Bushy bliss (Part 2)

As my old New Zealand friends of nearly 40 years were showing me around their favorite haunts in the Wanganui area and introducing me to the animals on their farm (sheep, geese, and chickens), we talked about a possible visit to a parcel of native bush that they had purchased over a decade ago. I’ve been there twice, but never far from the access road. PG told me eagerly that he had constructed a shack deep within its interior and invited me to trek in with him (a rather serious hike of 2-3 hours), spend the night, and come back out the next day. I was immediately intrigued, but the weather forecast predicted a moderate likelihood of rain, so we regretfully postponed the idea until another time. But I had so enjoyed our hike around Bushy Park that I suggested a return visit and further exploration of a couple of trail sections that we had yet to see, and they readily agreed.

Bushy Park 8752We entered the protected, pest-free area near the point where we had finished our hike the previous day and walked the trails in the opposite direction, to see it all from a new perspective. The sky was clear and there was no sign of rain while we were there.

Bushy Park 8729Although conditions had been quite dry for some time, the forest was lush and green with epiphytes, lichens, ferns, fungi, and mosses in abundance. In places, the profusion of vines (they call them lianes) formed a tangle that seemed a formidable barrier, and I marveled at the dedication of the folk who had made the paths and of those who now maintain them.

Bushy Park 8953We didn’t hear as many birds as we had the day before, but several made appearances for us. One in particular—a New Zealand robin—seemed to take a real interest in us and followed our progress with great scrutiny, at times studying us from only a few feet away.

NZ Robin 8905I was very grateful to have the chance to immerse myself in this natural beauty yet again and to further explore and savor the serene solitude.  [More to tomorrow!]

Advertisements

About krikitarts

Welcome to Krikit Arts! I'm a veterinarian; photographer; finger-style guitarist, composer, instructor, and singer/songwriter; fisherman; and fly-tyer. Please enjoy--and please respect my full rights to all photos on this Website!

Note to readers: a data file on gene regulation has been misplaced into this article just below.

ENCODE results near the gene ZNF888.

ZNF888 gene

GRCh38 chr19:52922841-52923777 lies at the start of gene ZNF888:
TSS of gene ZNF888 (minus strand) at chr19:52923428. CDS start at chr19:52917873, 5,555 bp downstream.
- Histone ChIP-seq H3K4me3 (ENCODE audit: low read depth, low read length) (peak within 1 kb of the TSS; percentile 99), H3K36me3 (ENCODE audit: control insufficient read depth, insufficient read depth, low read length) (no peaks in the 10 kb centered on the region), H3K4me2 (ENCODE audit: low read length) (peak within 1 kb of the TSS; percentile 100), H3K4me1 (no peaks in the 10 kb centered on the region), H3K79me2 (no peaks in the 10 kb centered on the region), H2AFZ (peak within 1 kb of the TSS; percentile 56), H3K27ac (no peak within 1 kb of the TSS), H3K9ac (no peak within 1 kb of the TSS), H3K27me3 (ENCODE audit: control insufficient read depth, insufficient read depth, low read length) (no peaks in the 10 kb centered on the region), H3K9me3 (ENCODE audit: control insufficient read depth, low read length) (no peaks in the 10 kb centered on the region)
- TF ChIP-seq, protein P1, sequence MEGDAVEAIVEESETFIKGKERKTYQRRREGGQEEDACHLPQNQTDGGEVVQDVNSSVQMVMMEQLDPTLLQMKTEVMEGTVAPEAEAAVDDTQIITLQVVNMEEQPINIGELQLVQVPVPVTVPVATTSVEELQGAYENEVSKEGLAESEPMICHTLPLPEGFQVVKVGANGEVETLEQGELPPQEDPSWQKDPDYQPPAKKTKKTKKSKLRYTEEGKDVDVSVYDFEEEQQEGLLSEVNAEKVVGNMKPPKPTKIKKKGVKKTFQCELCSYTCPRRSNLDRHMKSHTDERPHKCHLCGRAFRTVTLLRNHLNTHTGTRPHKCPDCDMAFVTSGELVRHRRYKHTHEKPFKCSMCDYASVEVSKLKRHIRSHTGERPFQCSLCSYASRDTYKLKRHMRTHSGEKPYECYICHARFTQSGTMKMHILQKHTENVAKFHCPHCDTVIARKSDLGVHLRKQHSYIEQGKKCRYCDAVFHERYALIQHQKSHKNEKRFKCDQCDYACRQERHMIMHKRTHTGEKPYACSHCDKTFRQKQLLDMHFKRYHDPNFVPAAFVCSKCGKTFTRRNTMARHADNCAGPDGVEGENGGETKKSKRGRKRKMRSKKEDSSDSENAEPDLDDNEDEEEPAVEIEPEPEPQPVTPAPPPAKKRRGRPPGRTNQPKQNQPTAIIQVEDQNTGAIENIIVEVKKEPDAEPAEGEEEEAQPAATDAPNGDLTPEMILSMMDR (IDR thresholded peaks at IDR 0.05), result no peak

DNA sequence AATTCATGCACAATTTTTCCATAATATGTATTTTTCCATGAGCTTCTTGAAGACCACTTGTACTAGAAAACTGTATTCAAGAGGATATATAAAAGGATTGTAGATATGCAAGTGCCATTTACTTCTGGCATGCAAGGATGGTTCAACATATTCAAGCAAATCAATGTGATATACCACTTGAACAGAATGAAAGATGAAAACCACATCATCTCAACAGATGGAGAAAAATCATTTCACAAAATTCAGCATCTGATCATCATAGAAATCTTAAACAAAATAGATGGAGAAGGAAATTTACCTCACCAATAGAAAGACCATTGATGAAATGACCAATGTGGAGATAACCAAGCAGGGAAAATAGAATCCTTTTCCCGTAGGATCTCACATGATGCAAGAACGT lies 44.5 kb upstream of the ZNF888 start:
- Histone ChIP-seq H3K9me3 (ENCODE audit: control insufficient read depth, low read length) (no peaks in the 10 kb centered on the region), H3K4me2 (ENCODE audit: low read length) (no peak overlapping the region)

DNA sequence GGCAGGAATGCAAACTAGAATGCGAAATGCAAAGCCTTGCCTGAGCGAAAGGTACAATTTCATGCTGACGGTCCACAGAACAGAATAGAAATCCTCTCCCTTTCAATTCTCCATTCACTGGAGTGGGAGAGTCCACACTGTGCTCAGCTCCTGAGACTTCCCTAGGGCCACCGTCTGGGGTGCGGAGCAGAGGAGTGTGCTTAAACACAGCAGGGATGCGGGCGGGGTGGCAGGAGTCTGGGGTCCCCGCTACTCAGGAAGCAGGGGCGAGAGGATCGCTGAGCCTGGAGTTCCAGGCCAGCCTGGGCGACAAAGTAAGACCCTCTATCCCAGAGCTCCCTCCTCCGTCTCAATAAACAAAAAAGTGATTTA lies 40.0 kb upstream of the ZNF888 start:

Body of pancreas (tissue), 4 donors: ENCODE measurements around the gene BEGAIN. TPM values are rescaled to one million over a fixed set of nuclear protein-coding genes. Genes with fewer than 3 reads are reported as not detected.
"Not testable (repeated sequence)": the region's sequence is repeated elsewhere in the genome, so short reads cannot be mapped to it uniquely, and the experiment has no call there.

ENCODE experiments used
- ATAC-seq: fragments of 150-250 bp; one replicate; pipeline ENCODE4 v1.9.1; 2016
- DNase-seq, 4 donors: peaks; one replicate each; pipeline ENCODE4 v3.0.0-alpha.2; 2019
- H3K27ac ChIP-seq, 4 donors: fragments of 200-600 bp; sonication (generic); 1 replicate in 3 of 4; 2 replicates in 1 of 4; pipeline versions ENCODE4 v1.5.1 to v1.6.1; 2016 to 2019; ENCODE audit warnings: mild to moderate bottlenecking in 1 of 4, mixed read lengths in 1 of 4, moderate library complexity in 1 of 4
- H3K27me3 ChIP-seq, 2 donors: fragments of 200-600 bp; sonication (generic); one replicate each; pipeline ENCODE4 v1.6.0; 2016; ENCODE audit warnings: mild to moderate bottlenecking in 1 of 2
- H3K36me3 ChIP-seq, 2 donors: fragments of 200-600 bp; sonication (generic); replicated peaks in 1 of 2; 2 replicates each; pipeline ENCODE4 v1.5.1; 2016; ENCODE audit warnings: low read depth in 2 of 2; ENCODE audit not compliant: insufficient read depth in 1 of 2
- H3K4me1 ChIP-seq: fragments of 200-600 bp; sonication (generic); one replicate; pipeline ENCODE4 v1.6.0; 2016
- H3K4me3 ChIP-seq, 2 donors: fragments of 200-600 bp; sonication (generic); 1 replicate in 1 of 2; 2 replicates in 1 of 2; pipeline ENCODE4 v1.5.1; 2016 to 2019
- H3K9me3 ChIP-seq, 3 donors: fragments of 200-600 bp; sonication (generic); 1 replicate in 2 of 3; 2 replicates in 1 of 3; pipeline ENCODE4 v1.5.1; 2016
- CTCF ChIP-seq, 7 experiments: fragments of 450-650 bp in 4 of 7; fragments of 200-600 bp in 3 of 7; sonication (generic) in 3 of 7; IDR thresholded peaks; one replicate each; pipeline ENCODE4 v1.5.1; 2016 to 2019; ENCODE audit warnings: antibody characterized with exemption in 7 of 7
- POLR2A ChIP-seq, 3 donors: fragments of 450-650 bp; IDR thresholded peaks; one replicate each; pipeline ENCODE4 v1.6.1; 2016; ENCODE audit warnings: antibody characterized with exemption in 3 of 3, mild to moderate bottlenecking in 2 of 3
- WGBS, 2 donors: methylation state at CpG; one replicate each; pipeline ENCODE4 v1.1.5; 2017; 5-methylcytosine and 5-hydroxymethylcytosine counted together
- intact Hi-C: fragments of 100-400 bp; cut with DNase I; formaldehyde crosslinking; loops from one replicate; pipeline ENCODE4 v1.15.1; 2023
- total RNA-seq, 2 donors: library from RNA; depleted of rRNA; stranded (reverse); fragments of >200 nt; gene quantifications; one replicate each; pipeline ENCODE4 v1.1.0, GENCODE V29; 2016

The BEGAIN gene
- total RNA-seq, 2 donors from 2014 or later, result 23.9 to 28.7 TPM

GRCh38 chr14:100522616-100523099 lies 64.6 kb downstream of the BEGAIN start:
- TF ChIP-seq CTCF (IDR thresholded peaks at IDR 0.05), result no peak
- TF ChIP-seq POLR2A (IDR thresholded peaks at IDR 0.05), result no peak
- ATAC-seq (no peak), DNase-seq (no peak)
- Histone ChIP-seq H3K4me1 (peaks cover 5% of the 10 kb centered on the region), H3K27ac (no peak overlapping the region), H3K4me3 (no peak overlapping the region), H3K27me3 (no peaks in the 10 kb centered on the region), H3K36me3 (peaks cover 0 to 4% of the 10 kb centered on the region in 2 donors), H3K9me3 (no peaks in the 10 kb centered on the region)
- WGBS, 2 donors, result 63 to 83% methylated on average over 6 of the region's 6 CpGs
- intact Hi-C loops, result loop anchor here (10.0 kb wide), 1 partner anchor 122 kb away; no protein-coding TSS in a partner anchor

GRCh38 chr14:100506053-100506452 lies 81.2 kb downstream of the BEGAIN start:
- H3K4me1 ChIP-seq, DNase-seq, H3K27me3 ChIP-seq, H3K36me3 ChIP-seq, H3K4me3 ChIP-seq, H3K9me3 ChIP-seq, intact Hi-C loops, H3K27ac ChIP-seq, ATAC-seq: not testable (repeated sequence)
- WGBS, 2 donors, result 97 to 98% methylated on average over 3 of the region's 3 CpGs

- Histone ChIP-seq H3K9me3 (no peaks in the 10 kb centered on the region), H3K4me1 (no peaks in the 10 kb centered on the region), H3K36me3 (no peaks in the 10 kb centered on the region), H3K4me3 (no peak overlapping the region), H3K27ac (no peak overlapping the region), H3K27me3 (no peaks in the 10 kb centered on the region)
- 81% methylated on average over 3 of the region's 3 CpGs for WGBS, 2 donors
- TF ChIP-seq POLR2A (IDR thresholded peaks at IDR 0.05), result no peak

This entry was posted in Travels and tagged , , , , , , , . Bookmark the permalink.

8 Responses to Bushy bliss (Part 2)

  1. Mike Powell says:

    The vegetation seems really exotic, as though it were from another planet. I love the shot of the New Zealand Robin–I am fascinated by the fact that there are a number of different birds called a “robin,” that seem to be completely different species.

    • krikitarts says:

      I find that really interesting, too. The robin in the UK is another completely different bird again. I find myself wondering if there are others in Africa or India or elsewhere, too.

  2. Vicki says:

    I agree with Mike.
    Very exotic vegetation and it looks more like some primeval forest with all that lichen.

    • krikitarts says:

      It is indeed a primeval forest, and many people have worked hard to keep it so, with spectacular results. Ah, yes, the lichens–a favorite subject of mine, as you well know, and what a place to relish them!

  3. Adrian Lewis says:

    Beautiful portrait of the robin, Gary – what a beautiful place! Adrian

    • krikitarts says:

      I seemed to beg to be photographed, and though he (?) may have been the same one, I suspect that each was watching his own territory and when we reached a border, another one took up the vigil just to keep an eye on us.

  4. Adrian Lewis says:

    And I see the discussion about robins above – its a fairly common, non-scientific name for small birds, usually thrushes I think – in Kenya we had various scrub robins, and bush robins, and also robin chats – chats being small thrushes I think. Probably deriving from Westerners seeing new birds that were reminiscent of the Eurasian Robin, perhaps. A

    • krikitarts says:

      I think that’s very likely, Adrian. BTW, see that white patch at the base of his upper beak? He usually kept it hidden, but when he’d want to look particularly impressive, he’d lower the tiny feathers just in front of it, displaying that sudden, brilliant flag. Fascinating!

Leave a Reply

Fill in your details below or click an icon to log in:

WordPress.com Logo

You are commenting using your WordPress.com account. Log Out / Change )

Twitter picture

You are commenting using your Twitter account. Log Out / Change )

Facebook photo

You are commenting using your Facebook account. Log Out / Change )

Google+ photo

You are commenting using your Google+ account. Log Out / Change )

Connecting to %s